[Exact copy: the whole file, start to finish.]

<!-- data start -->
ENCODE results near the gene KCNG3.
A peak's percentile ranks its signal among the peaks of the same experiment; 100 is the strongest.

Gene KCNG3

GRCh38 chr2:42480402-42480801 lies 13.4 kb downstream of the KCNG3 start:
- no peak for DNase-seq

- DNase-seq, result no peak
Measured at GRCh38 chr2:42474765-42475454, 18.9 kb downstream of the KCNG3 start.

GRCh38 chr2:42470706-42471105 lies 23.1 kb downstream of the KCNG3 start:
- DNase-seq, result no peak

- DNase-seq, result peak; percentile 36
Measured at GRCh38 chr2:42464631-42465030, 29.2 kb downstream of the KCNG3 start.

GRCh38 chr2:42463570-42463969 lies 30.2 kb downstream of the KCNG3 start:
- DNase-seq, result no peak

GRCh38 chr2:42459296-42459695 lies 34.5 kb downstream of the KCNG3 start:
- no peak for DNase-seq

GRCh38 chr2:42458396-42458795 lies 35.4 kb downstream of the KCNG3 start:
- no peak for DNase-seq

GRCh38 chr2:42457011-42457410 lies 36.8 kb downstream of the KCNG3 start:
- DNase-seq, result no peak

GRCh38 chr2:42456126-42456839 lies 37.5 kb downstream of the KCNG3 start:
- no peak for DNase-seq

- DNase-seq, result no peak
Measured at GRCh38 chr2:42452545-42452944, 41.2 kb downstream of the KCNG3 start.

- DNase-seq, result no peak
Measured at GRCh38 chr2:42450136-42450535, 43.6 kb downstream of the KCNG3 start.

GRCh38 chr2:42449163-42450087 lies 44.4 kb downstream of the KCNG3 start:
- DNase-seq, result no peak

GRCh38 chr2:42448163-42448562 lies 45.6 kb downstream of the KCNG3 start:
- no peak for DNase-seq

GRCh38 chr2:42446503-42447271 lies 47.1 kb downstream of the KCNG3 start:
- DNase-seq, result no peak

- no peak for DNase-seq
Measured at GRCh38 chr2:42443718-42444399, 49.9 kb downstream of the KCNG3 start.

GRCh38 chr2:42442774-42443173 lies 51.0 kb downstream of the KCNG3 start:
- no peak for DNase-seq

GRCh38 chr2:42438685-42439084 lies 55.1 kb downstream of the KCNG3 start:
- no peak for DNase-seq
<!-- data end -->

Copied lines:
ENCODE results near the gene KCNG3.
A peak's percentile ranks its signal among the peaks of the same experiment; 100 is the strongest.

Gene KCNG3

GRCh38 chr2:42480402-42480801 lies 13.4 kb downstream of the KCNG3 start:
- no peak for DNase-seq

- DNase-seq, result no peak
Measured at GRCh38 chr2:42474765-42475454, 18.9 kb downstream of the KCNG3 start.

GRCh38 chr2:42470706-42471105 lies 23.1 kb downstream of the KCNG3 start:
- DNase-seq, result no peak

- DNase-seq, result peak; percentile 36
Measured at GRCh38 chr2:42464631-42465030, 29.2 kb downstream of the KCNG3 start.

GRCh38 chr2:42463570-42463969 lies 30.2 kb downstream of the KCNG3 start:
- DNase-seq, result no peak

GRCh38 chr2:42459296-42459695 lies 34.5 kb downstream of the KCNG3 start:
- no peak for DNase-seq

GRCh38 chr2:42458396-42458795 lies 35.4 kb downstream of the KCNG3 start:
- no peak for DNase-seq

GRCh38 chr2:42457011-42457410 lies 36.8 kb downstream of the KCNG3 start:
- DNase-seq, result no peak

GRCh38 chr2:42456126-42456839 lies 37.5 kb downstream of the KCNG3 start:
- no peak for DNase-seq

- DNase-seq, result no peak
Measured at GRCh38 chr2:42452545-42452944, 41.2 kb downstream of the KCNG3 start.

- DNase-seq, result no peak
Measured at GRCh38 chr2:42450136-42450535, 43.6 kb downstream of the KCNG3 start.

GRCh38 chr2:42449163-42450087 lies 44.4 kb downstream of the KCNG3 start:
- DNase-seq, result no peak

GRCh38 chr2:42448163-42448562 lies 45.6 kb downstream of the KCNG3 start:
- no peak for DNase-seq

GRCh38 chr2:42446503-42447271 lies 47.1 kb downstream of the KCNG3 start:
- DNase-seq, result no peak

- no peak for DNase-seq
Measured at GRCh38 chr2:42443718-42444399, 49.9 kb downstream of the KCNG3 start.

GRCh38 chr2:42442774-42443173 lies 51.0 kb downstream of the KCNG3 start:
- no peak for DNase-seq

GRCh38 chr2:42438685-42439084 lies 55.1 kb downstream of the KCNG3 start:
- no peak for DNase-seq